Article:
Caput anni

Editorial note: If you have not yet read our mission statement above, please do so in order that you can put our blogs in context. 

1 January 2015

The good news is that Antigone1984 is to resume blogging as from today. The bad news is that there is no good news.

Today’s blog pinpoints, in some cases with comment, a number of likely hotspots in the political calendar for 2015.

It will be bloodshed as usual in Iraq, Syria, Afghanistan and Gaza.

States holding parliamentary elections this year include Greece (January), Israel (March) the United Kingdom (May), Portugal (September/October), Spain (October/December), Poland (probably October) and Turkey (date to be announced). Expect firework displays of varying intensity.

Dictatorships will continue to flourish in states such as Egypt, Saudi Arabia, the United Arab Emirates, Bahrain, Kuwait, Qatar, Iran, Russia and China.

The imperial US plutocracy will remain top dog in what is still, at least for the time being, a unipolar world.

However, Moscow and Peking may cosy up together on the grounds that my enemy’s enemy is my friend. Both dictatorships resent being pushed around by the White House, which has spent the last few years building up military alliances with vassal states in order to encircle them.

Cuba and the US have just announced a measure of détente. It remains to be seen whether this will result in a re-emergence of the corrupt casino economy that obtained on the island before Fidel Castro ousted US protégé Fulgencio Batista in 1959.

Russia may use force to unite the Crimea – which it occupied last year – with Russian-speaking eastern Ukraine, which has declared independence from the Ukrainian central government in Kiev. On the other hand, the USA may seek to prevent this happening by fast-tracking Ukraine into its Nato military caucus, where it would be protected by Nato’s mutual defence shield: an attack on any Nato member state is regarded as an attack on all Nato member states. Fun and games on the horizon.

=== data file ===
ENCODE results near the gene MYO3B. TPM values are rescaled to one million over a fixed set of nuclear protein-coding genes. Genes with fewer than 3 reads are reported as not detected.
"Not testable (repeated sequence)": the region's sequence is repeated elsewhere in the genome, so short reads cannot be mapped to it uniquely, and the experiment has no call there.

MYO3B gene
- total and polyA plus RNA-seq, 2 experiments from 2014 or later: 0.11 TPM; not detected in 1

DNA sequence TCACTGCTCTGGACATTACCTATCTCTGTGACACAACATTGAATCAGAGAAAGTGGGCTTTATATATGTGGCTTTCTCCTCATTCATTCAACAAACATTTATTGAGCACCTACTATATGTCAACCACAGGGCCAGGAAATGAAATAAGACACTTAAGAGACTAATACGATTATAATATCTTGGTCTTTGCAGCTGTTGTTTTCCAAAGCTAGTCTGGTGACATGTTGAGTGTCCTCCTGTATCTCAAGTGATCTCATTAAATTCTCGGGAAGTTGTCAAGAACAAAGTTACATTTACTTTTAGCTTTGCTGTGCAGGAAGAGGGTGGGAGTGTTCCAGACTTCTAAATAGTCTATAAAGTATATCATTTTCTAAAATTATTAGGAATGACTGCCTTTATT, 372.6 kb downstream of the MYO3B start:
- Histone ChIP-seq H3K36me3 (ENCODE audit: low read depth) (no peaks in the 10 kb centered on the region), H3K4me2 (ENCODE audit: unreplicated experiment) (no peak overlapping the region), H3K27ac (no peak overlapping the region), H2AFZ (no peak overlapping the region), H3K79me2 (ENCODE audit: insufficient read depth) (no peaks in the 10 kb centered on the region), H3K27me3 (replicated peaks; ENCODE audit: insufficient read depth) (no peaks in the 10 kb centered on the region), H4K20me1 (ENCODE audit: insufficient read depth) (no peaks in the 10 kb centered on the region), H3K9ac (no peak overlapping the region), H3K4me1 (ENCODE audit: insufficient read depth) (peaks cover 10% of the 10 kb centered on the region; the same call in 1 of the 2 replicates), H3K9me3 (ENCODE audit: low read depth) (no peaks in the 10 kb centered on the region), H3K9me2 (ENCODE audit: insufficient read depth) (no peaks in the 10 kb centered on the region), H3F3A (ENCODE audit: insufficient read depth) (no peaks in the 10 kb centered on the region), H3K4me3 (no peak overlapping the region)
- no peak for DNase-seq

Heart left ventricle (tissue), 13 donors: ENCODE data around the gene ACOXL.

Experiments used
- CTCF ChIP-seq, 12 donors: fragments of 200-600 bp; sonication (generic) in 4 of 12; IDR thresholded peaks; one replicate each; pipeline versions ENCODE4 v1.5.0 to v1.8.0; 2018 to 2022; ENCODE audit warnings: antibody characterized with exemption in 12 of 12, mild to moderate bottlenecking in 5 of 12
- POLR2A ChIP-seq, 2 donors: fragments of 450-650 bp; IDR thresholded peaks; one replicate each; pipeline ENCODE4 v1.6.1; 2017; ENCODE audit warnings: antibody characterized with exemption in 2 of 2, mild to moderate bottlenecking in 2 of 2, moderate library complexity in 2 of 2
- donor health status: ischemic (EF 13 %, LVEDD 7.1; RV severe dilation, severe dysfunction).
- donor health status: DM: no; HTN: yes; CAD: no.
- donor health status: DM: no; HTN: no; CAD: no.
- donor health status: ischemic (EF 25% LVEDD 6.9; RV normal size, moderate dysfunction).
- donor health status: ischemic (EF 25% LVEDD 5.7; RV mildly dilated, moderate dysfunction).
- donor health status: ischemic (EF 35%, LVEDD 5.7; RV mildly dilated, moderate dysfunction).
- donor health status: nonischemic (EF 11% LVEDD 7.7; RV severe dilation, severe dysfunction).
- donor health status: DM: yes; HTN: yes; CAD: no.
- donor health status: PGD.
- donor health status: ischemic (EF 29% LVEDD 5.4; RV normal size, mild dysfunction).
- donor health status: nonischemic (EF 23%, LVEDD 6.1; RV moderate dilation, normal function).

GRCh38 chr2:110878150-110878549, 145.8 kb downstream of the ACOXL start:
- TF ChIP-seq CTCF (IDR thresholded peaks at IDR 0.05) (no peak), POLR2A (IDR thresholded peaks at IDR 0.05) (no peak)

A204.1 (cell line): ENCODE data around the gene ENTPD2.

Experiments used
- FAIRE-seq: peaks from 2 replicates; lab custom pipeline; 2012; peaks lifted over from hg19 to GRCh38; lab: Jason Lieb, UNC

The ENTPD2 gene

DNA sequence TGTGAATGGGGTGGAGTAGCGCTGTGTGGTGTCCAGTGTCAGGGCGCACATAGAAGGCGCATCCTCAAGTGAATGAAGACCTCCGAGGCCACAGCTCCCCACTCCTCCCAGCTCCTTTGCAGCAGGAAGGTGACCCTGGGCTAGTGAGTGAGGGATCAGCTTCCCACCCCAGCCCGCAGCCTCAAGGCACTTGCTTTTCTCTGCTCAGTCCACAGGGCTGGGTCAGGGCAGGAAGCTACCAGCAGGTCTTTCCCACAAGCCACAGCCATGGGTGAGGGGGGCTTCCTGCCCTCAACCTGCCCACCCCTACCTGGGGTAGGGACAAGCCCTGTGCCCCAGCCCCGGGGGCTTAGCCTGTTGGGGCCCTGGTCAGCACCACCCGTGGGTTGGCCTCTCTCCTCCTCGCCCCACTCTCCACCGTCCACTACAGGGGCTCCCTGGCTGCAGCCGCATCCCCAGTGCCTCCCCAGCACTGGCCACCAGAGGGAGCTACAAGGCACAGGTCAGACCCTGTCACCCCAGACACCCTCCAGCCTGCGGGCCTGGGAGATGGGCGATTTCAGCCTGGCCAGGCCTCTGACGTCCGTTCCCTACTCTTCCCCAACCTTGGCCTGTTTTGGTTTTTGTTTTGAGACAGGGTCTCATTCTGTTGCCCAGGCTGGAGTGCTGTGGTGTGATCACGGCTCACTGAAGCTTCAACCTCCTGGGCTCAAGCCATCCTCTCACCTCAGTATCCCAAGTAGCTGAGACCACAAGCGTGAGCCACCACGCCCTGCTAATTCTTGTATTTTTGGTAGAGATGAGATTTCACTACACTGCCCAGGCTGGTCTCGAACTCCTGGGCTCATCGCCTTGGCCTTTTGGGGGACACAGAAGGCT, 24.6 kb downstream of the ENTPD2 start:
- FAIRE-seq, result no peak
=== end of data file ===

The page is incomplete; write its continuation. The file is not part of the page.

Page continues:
US Democrat President Barack Obama, now beginning his last two years in office, is likely to be enmeshed in permanent conflict with the US Congress as from early this month when both chambers – the House of Representatives and the Senate – will be controlled by the Republican Party.

Another feature of US life is likely to be a continuation of the violent conflict that flared up in cities across the nation last year between black citizens and white-dominated police forces.

Our prediction is that there will be no agreement between Teheran and Washington on the latter’s insistence that Iran subject its nuclear energy programme to Western supervision so as to prevent it from developing nuclear weapons as other members of the nuclear club (such as the US, Israel, France, UK, etc) have done.

The world’s spy agencies will continue to ratchet up mass electronic surveillance outside the public eye to the detriment of civil liberties and the personal privacy of both their own citizens and those of other countries. States will continue to launch cyber-attacks against organizations and countries seen as hostile. Typewriters will come back into fashion.

Well, that’s enough to be going on with for now, folks.

Happy New Year to y’all.



 You might perhaps care to view some of our earlier posts.  For instance:

  1. Why? or How? That is the question (3 Jan 2012)
  2. Partitocracy v. Democracy (20 July 2012)
  3. The shoddiest possible goods at the highest possible prices (2 Feb 2012)
  4. Capitalism in practice (4 July 2012) 
  5. Ladder  (21 June 2012)
  6. A tale of two cities (1) (6 June 2012)
  7. A tale of two cities (2) (7 June 2012)
  8. Where’s the beef? Ontology and tinned meat (31 Jan 2012)

Every so often we shall change this sample of previously published posts.









This entry was posted in Afghanistan, Bahrain, China, Egypt, France, Greece, Iran, Iraq, Israel, Military, Poland, Politics, Portugal, Russia, Saudi Arabia, Spain, Syria, Turkey, UK, Ukraine, USA and tagged , , , , , , , , , . Bookmark the permalink.

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